Mario Kart Classroom Transformation

This last Friday, my first graders walked into a total classroom transformation. Our whole day was filled with Mario! The day was centered around Design Thinking and Math, with a Mario Kart theme. It started off with the students coming into the transformed classroom with Mario theme music playing in the background, and Mario Kart on Nintendo Switch set up and ready for the kids to play.


The students took turns racing on Mario Kart as they trickled into the classroom. I wanted to give some context for the students that have maybe never played Mario Kart. Plus, it was a fun way to start the day.

Then, we moved into the design process. I had a cardboard box for each student that they were to turn into a car for our Mario Kart math games. The students spent time on Thursday analyzing and finding some potential problems, that they would need to solve in order for the box to be an efficient car. For example, the boxes would need to stay up on the students while they were running around playing the games, the cars would need to be the correct size in order for the students to be able to move around, and the students needed some way to be able to collect gold coins and not drop and/or lose them while running around in their cars. The students then spent time sketching and labeling at least four different ideas of how they could keep the coins from dropping out of their car design.

On Friday morning, the students carried their cardboard box down to our school’s design lab. They spent 75 minutes designing their Mario Kart cars. Their top criteria was to have the car be able to stay on them for the games, and for the coins to be able to stay attached to the car during the whole time. Their constraints were that they had 75 minutes and could only use any materials and/or tools found in the lab (which is actually a lot).  The students came up with all types of designs. Some made straps to hold it up and others cut out leg holes that were just the right size to hold up their box. Some used ribbon for straps, others used rope, and some even used tape that they put back to back to make straps. In order the hold the coins, some made compartments out of cardboard and hot glued them to their cars, some made bags and attached them, and others made little compartments inside of their cars. Every student was totally engaged and working hard the whole 75 minutes and honestly could have worked for much longer if they didn’t have the time constraint.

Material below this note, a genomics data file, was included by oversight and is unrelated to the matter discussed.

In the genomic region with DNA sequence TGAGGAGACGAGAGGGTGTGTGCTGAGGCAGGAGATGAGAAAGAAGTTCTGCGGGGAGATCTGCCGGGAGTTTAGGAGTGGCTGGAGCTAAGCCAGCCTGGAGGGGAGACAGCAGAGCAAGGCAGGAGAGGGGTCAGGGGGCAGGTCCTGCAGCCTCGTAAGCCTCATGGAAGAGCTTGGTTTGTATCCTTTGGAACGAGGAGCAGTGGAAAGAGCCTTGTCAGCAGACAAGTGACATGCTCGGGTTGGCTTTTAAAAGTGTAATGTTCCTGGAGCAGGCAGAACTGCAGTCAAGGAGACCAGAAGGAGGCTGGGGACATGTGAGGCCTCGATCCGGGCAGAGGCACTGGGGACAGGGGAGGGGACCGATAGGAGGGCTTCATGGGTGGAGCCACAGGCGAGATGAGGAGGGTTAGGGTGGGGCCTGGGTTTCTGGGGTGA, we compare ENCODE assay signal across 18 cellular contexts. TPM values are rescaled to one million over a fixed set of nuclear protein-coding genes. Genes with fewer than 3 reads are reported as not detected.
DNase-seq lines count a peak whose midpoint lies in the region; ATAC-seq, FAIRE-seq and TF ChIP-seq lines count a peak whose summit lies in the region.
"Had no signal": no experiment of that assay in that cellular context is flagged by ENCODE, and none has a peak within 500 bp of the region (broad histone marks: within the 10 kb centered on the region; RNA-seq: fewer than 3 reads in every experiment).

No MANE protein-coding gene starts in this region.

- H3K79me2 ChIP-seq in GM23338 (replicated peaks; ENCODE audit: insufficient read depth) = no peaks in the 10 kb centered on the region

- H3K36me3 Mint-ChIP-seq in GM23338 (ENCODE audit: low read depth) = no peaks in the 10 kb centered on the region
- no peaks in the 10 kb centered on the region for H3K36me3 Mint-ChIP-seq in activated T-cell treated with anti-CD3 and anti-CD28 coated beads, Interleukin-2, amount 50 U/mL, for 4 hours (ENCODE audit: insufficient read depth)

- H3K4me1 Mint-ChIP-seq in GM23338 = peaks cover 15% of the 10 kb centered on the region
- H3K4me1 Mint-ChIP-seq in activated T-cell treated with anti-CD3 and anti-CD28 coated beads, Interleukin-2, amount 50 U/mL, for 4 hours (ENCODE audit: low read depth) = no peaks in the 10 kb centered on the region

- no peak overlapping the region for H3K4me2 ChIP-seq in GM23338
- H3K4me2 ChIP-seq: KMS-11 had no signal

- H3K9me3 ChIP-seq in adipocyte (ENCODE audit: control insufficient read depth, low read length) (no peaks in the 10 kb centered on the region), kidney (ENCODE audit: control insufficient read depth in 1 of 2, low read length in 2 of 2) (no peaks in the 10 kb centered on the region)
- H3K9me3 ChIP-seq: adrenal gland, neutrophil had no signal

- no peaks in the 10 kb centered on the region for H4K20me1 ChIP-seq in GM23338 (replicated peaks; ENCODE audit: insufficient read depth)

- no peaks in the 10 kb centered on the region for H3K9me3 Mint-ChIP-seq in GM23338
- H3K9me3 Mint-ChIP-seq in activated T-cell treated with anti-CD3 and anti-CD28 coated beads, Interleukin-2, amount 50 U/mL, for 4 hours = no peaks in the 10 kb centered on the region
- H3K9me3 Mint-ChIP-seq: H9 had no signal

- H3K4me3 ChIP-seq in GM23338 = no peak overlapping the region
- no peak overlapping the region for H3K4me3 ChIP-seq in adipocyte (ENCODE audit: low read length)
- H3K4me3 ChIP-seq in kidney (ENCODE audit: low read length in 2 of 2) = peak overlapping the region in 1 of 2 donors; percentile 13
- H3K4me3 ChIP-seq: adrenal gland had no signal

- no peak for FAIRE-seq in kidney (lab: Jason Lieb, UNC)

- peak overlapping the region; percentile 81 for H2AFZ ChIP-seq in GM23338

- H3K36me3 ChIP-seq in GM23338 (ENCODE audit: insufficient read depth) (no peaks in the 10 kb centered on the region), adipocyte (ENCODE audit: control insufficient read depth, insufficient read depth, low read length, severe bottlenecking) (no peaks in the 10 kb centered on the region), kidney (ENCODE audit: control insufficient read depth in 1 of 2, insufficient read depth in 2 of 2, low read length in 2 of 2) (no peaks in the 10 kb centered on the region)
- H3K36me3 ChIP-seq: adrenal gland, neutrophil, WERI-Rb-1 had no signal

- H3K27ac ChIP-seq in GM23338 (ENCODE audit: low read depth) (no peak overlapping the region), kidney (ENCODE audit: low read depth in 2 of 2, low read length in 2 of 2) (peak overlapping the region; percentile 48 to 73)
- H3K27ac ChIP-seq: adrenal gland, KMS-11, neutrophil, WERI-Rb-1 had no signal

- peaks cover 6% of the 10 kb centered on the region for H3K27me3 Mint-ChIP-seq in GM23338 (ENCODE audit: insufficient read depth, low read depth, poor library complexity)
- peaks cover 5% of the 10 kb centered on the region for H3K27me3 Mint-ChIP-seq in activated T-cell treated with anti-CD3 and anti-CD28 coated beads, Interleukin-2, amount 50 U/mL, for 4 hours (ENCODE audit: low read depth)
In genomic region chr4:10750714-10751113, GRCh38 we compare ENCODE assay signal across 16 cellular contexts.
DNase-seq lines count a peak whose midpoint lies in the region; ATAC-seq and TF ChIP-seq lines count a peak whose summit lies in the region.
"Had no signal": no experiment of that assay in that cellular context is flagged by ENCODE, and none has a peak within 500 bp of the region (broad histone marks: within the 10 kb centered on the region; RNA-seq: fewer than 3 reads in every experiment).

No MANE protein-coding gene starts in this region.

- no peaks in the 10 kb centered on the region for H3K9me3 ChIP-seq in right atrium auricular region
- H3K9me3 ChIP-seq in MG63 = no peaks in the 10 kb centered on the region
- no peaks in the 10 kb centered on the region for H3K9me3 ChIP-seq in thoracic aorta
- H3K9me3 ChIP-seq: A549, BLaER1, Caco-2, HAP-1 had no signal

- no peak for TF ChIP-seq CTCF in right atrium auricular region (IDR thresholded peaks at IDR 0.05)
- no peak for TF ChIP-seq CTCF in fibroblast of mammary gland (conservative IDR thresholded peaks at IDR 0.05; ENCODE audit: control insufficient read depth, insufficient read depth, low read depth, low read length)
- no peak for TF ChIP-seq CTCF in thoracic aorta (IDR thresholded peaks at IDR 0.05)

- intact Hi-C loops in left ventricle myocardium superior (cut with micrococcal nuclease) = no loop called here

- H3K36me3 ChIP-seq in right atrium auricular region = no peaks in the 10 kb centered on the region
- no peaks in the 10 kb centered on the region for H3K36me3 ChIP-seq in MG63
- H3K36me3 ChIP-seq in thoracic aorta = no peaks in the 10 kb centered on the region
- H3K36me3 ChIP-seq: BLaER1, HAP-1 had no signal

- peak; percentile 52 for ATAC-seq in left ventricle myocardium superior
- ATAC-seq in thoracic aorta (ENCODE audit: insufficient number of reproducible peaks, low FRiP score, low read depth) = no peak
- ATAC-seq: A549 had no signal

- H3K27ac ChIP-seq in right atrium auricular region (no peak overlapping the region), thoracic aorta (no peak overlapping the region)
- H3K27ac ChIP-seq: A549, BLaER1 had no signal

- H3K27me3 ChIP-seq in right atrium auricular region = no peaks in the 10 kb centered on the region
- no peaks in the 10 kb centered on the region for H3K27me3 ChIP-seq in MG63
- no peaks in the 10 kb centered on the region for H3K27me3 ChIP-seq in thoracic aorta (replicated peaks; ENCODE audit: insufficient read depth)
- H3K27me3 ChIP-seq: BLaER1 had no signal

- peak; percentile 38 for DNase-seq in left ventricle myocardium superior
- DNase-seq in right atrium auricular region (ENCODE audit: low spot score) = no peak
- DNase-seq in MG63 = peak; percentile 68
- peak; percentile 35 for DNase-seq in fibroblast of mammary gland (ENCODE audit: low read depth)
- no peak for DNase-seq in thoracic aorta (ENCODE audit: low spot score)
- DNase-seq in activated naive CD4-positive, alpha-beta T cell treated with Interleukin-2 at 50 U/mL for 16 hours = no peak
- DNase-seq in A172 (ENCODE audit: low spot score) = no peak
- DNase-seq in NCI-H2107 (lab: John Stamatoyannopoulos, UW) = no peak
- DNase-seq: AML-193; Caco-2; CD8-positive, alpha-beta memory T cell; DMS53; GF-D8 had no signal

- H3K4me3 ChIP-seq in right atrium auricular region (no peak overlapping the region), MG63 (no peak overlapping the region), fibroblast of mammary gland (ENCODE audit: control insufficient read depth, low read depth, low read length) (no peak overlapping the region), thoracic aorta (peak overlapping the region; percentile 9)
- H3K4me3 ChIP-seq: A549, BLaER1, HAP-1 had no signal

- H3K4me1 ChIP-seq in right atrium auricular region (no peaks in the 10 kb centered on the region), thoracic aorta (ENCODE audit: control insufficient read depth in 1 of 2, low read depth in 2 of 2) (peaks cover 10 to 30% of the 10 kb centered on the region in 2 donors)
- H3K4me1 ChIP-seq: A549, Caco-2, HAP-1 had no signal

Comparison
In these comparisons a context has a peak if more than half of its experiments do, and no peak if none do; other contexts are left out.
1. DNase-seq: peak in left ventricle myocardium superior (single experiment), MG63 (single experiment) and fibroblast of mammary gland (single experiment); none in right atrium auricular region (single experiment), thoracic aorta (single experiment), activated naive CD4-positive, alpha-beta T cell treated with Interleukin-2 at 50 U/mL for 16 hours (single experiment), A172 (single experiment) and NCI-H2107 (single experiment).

After the students finished their cars, we went back to the transformed classroom. The first math game that we played involved the gold coins that I had set up along our shiplap wall. Each coin had an addition problem on it, as well as, a white card with the coin number. The students were given a packet with three pages of addition problems. They were either Mario, Luigi, or Yoshi packets. This allowed me to differentiate the types of addition problems that each student did. Some pages had three addends, some had missing numbers in the addition equations, some had story problems, and some had four addends.

The students solved a problem in their packets and then found a gold coin that had the same sum as the problem. They then put the coin number in the circle. When they had finished a page, they should it to me (Luigi) or my parent volunteer (Mario) and if they got all the problems correct and found the corresponding coins, they earned a gold coin (gold paper plate).

After about 30 minutes, the students gathered their gold coins, got in their cardboard cars, and headed to the gym with their fourth grade buddies. In the gym, there were posters with the numbers 1-30 across the walls. The students were given three sticky notes with addition problems on them. They had to solve them, put them on the correct posters with the corresponding sums, and then return to collect a gold coin and get three more sticky notes. This continued for about 25 minutes. The problems got increasingly more difficult as they kept coming back for more sticky notes.

Overall, the day was a huge success that got the whole school excited, not just my first grade class. The fourth grade buddies came to gym to play the Mario Kart math game with my students and to remind them addition strategies as the problems got increasingly harder. Before school, our classroom was full of students from other classrooms checking out the transformation and watching the first graders race on Mario Karts. My students were super engaged and ended up doing a TON of math.

I believe in giving my students experiences and unforgettable memories intertwined with rigorous academics.  Students are so much more inclined to have a growth mindset and challenge themselves when they are engaged and happy.

You can always find more information, pictures, and videos of different classroom transformations and lessons on my Instagram or Facebook accounts.


Kayla Collins


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